The transitway is separated through grade changes, textured pavement, curbs, or other barriers, so general traffic is either deterred or physically prevented from entering the transitway.
Stations promote the visibility and attractiveness of transit service, with the opportunity for high-quality amenities, passenger information, and streetscape beautification.
Median transitways can include green infrastructure and environmental enhancements within the transitway. Durable urban materials such as brick, stone, and unit pavers can be used on the transitway or across the entire right-of-way.
While curb and sidewalk reconstruction can introduce distinctive pavement materials and green infrastructure, a median transitway can often be implemented independently of a curb reconstruction, saving time and money.
At intersections, special attention is required. Use separate turn phases, prohibit left turns across the median transitway, or prohibit left turns when transit vehicles are present. Extend vertical elements to the intersection edge where turns are prohibited. Use transit signals and either active TSP or transit signal progressions.
Crosswalks from median to median enable safe and convenient pedestrian access to stations, and should be provided when turns across the transitway are prohibited.
Large refuge spaces accommodate groups of alighting passengers, and improve pedestrian safety and access by shortening crossing distances, and reducing the number and complexity of movements and potential vehicle conflicts that pedestrians are exposed to. Refuges allow slower pedestrians to break up their crossings, and allow more flexible signal timing plans. Where pedestrian crossings traverse tracks and bus transitways, audible warnings ensure all pedestrians are aware of oncoming transit vehicles.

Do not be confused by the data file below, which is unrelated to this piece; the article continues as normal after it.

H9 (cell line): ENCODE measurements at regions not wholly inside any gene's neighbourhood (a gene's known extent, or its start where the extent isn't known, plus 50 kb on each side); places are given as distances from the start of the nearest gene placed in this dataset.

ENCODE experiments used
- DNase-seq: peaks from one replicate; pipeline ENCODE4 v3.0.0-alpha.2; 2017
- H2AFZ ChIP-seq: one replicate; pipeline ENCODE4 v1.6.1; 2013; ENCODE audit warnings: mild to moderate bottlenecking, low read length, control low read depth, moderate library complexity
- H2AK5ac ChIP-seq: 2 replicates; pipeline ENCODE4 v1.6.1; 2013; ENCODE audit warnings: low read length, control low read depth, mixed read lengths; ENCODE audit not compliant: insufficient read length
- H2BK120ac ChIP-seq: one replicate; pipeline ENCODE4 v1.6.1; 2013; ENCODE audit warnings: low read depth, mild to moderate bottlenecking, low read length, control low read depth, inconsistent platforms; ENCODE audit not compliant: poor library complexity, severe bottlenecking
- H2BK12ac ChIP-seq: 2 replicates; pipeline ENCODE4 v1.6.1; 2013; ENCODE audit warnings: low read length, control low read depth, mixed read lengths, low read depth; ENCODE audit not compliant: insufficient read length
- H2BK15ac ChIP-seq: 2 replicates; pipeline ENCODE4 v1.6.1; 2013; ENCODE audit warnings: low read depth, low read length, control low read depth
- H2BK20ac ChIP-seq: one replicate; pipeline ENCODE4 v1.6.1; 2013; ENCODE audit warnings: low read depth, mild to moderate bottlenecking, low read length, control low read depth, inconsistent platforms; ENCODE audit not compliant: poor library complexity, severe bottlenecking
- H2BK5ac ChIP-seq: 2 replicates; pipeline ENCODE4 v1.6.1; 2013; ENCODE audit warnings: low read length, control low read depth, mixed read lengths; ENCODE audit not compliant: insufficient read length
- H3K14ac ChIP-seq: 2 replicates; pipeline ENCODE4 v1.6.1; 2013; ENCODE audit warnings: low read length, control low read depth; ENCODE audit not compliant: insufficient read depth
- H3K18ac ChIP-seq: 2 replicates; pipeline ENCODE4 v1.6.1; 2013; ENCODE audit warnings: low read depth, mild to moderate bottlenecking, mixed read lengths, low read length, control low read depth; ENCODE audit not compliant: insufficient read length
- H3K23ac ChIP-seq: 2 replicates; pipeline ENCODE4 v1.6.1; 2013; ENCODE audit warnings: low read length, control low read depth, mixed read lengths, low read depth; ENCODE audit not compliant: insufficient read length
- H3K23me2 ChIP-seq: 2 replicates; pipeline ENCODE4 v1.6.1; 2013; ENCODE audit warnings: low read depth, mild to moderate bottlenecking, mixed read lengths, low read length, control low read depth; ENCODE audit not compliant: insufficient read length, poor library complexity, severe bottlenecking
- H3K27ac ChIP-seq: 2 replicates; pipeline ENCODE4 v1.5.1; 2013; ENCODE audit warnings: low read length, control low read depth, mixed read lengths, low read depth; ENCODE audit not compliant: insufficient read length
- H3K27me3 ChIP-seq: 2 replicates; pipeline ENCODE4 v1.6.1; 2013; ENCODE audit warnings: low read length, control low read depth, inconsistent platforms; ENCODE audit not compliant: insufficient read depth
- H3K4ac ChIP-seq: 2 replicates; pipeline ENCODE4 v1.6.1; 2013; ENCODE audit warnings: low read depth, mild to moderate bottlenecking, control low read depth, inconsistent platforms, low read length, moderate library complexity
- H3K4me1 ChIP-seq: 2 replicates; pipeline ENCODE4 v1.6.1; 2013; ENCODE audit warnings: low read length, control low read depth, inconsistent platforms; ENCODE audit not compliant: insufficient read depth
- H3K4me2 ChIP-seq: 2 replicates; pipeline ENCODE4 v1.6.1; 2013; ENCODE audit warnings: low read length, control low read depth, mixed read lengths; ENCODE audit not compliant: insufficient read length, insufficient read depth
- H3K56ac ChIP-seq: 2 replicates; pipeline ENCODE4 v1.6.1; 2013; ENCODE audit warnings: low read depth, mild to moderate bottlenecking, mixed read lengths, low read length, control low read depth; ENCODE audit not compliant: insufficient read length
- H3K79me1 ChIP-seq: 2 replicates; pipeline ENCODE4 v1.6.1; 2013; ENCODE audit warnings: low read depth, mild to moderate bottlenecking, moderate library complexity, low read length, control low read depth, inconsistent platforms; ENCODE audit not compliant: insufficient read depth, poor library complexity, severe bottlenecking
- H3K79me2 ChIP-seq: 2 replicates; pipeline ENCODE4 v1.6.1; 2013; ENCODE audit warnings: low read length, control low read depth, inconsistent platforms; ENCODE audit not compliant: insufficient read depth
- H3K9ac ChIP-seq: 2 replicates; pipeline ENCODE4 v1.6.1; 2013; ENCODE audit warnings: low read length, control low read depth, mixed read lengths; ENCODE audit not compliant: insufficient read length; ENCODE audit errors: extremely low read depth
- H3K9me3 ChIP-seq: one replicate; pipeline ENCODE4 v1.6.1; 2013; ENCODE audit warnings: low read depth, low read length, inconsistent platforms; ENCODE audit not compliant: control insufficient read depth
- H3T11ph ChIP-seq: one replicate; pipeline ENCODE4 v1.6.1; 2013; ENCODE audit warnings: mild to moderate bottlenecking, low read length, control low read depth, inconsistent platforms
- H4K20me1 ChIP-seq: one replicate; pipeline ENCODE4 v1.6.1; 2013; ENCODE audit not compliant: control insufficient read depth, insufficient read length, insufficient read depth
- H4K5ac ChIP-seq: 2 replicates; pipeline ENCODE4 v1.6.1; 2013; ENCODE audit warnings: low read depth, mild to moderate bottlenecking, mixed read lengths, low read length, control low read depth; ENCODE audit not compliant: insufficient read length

On the Macrobús BRT corridor in Guadalajara, introduction of the central median has been credited with reducing injury crashes 35%. Each additional meter shortened from pedestrian crossings was found to decrease pedestrian crashes 6%.
Nicolae Duduta, et al. Traffic Safety on Bus Priority Systems. WRI Ross Center (2015).
Bicyclist volumes will likely be high due to the high density of destinations along the corridor. Where space exists, protected bike lanes are recommended. Bicycles may also be accommodated in shared travel lanes where speeds are low. Accommodate bicycle turns at right angles using two-stage turn queue boxes. Where motor vehicle through-traffic is prohibited, consider providing a cycle track through the plaza.
One platform can serve both travel directions, or platforms can be staggered across an intersection or along a block. Staggered split platforms provide higher passenger capacity on relatively narrow medians.